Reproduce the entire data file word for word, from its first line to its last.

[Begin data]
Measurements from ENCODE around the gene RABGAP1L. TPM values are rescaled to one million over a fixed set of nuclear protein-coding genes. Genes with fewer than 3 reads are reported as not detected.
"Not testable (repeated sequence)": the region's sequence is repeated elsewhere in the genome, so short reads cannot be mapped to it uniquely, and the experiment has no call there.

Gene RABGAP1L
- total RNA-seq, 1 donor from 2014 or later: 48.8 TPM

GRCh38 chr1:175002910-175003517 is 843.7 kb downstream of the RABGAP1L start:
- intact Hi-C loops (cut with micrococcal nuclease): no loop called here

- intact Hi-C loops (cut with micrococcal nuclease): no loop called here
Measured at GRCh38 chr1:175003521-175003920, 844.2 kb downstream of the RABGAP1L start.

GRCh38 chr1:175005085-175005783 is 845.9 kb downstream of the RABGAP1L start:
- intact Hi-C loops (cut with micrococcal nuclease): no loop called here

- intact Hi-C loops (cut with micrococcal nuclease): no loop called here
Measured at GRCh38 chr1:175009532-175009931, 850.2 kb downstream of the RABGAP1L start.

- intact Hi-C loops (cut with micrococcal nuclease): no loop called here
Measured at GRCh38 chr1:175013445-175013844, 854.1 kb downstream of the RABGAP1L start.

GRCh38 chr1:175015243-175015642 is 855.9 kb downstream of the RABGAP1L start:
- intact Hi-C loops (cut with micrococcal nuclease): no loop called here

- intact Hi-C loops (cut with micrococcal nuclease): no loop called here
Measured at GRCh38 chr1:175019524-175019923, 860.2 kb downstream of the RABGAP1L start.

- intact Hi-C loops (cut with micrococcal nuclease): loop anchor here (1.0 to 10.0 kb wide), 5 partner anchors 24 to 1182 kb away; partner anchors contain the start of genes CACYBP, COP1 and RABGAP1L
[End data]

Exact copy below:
Measurements from ENCODE around the gene RABGAP1L. TPM values are rescaled to one million over a fixed set of nuclear protein-coding genes. Genes with fewer than 3 reads are reported as not detected.
"Not testable (repeated sequence)": the region's sequence is repeated elsewhere in the genome, so short reads cannot be mapped to it uniquely, and the experiment has no call there.

Gene RABGAP1L
- total RNA-seq, 1 donor from 2014 or later: 48.8 TPM

GRCh38 chr1:175002910-175003517 is 843.7 kb downstream of the RABGAP1L start:
- intact Hi-C loops (cut with micrococcal nuclease): no loop called here

- intact Hi-C loops (cut with micrococcal nuclease): no loop called here
Measured at GRCh38 chr1:175003521-175003920, 844.2 kb downstream of the RABGAP1L start.

GRCh38 chr1:175005085-175005783 is 845.9 kb downstream of the RABGAP1L start:
- intact Hi-C loops (cut with micrococcal nuclease): no loop called here

- intact Hi-C loops (cut with micrococcal nuclease): no loop called here
Measured at GRCh38 chr1:175009532-175009931, 850.2 kb downstream of the RABGAP1L start.

- intact Hi-C loops (cut with micrococcal nuclease): no loop called here
Measured at GRCh38 chr1:175013445-175013844, 854.1 kb downstream of the RABGAP1L start.

GRCh38 chr1:175015243-175015642 is 855.9 kb downstream of the RABGAP1L start:
- intact Hi-C loops (cut with micrococcal nuclease): no loop called here

- intact Hi-C loops (cut with micrococcal nuclease): no loop called here
Measured at GRCh38 chr1:175019524-175019923, 860.2 kb downstream of the RABGAP1L start.

- intact Hi-C loops (cut with micrococcal nuclease): loop anchor here (1.0 to 10.0 kb wide), 5 partner anchors 24 to 1182 kb away; partner anchors contain the start of genes CACYBP, COP1 and RABGAP1L